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Outwest Pet Rescue caring for the underdogs

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Amber David, owner of Outwest Pet Grooming and Outwest Pet Rescue, is pictured grooming Chloe, a lucky dog that has a loving family.

PROSSER - Do you have an inexplicable fondness for helpless canine critters? Do your friends tease you because you'd never turn your back on a stray, four-legged pooch?

If so, Prosser's Outwest Pet Rescue wants you to consider opening your home to foster dogs as they wait to find a good home.

Amber David, owner of Outwest Pet Grooming, said that the rescue operation began when she was actively searching for service dogs for the deaf.

"All of the sudden, people started bringing me all kinds of dogs," said David.

Outwest Pet Rescue is a non-profit organization that relies strictly on donations to care for abandoned dogs who are waiting to be adopted. David said attempts at advertising the organization have only ended in disaster. The last time she placed an ad seeking donations, she ended up with two bags of dog food and a ridiculous amount of dropped-off dogs.

But with the swelling operation, it's hard not to seek help.

After presenting to the Prosser Rotary Club, David was shocked to receive a huge donation of dog food from generous Rotarians.

Said Cindy Crawford, who works with David, "I went out (to the vehicle) and there was dog food everywhere, in the front seat, in the back seat, just every where."

It's a good thing, too. Said David, "We must go through 1,000 pounds of dog food a month."

Just last week, 30 puppies were dropped off at Outwest.

In the last two years, the organization has adopted out 2,600 dogs. And David recalls every single one of them.

"I remember every dog that comes through here. I can't remember who adopted them, but I remember the dogs."

When Snipes came in, he was in rough shape after a pack of coyotes got ahold of him. Outwest nursed him back to health and he found a happy home. Then there was Angel, the chihuahua that witnesses watched get thrown out of a car window in Whitstran. There's Gert, a gorgeous, underweight St. Bernard that just had 14 pups Oh, and there was Fred Astaire, an abused dog who was terrified of men. David's husband helped out with Fred, getting him accustomed to the fact that not all men are cruel.

But some are.

David's had people walk into her shop and tell her if she doesn't adopt a dog right then, it's going to get dumped out in the country somewhere. She's also been told, point blank, that if she doesn't accept a dog, it will be shot.

David just doesn't have the heart for that. But with the volume of abandoned and neglected dogs increasing, the pet rescue needs help.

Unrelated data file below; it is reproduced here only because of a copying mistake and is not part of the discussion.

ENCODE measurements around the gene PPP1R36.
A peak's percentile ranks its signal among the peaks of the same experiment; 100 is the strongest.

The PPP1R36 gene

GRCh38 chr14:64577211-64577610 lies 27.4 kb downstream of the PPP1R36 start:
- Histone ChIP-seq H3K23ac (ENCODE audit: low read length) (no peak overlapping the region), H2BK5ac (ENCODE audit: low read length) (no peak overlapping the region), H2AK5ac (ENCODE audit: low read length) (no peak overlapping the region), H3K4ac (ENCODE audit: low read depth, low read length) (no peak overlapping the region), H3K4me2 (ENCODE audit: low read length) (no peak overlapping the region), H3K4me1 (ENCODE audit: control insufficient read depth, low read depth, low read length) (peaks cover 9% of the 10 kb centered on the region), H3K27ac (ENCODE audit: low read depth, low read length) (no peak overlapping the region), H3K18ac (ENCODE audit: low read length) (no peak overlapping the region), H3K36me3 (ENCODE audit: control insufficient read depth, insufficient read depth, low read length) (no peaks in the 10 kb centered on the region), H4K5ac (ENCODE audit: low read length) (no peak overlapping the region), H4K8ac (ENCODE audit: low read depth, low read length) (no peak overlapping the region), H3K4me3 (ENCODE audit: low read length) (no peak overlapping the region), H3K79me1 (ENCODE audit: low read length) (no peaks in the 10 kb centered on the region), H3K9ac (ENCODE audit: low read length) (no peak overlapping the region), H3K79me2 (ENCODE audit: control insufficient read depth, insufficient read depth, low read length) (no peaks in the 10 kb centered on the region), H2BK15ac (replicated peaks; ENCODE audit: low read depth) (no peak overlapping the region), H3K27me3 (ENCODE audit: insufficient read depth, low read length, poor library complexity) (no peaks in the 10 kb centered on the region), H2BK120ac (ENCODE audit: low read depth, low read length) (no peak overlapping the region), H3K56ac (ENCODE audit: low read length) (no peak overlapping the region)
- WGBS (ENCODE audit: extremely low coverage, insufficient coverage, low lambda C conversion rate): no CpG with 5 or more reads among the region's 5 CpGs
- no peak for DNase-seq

The chief need is for foster homes. Dogs have been fostered for as little as a few days and as long as a few months. The current foster canine-parents that volunteer for Outwest are full.

Then there's a need, of course, for dog food.

Here's a breakdown of costs for a typical dog rescue:

- $10 for a puppy vaccination.

- $15 to treat kennel cough.

- $10 to get a dog de-wormed.

- $25 to groom the dog before it's adopted.

- $10 for flea and tick meds.

- $18 for a rabies vaccine.

- $50 to neuter.

- $70 to spay.

- $20 a week to board and keep.

- Donating an hour or two a week to walk boarded dogs at the shelter? Priceless.

All of this might lead one to wonder David's tricks in getting the dogs adopted. She employs the internet. And she and Crawford routinely trek to PetCo in Kennewick once every three weeks for the store's adopt-a-thon.

"Just (last) Saturday, we took 32 dogs with us and we adopted out probably 20. I haven't done a head count yet," she says, with a laugh.

How many hands would it take for David to finger-count the dogs living in her home, awaiting a family? About three.

David said that since Prosser doesn't have an animal control officer, it'd at least be nice if they'd let the rescue mission house dogs at the city's shelter.

Crawford said that when she started working at Outwest, she only had plans for pet grooming. "The running joke is I signed on to groom." Now, Crawford and David both provide foster homes to abandoned dogs.

Not only was David shocked last week by the generosity of the town's Rotarians, but Crawford received a big shock too.

The women had traveled to Petco for an adopt-a-thon and met a lady who was eyeing a rescued dog. The woman told Crawford and David that it looked exactly like her mom's dog, who was in the end stages of life. After initial hesitation, the woman adopted the dog for her mother, but Crawford provided her cell number should the woman have any misgivings.

Not too long after, Crawford received a phone call from the lady's father, none other than Dr. Marty Becker, author of the Chicken Soup series of animal books and the vet for Good Morning America. After hearing about the rescue, Becker offered to do a book signing at Outwest and is mulling being a spokesman for the outfit.

David said that one "huge" misconception people have is that Outwest Pet Rescue is a business that makes money. It's not, she said. In fact, it's a 501 (3) (c) and all donations are tax deductible.

The goal of foster homes is to teach a dog how to be part of a loving family "so that when they are adopted, love is all they want to give," said David.

Foster homes are welcome from throughout the Lower Valley, including Sunnyside, Grandview and Prosser.

And Outwest's goal is to find solid, loving homes for all the "underdogs."

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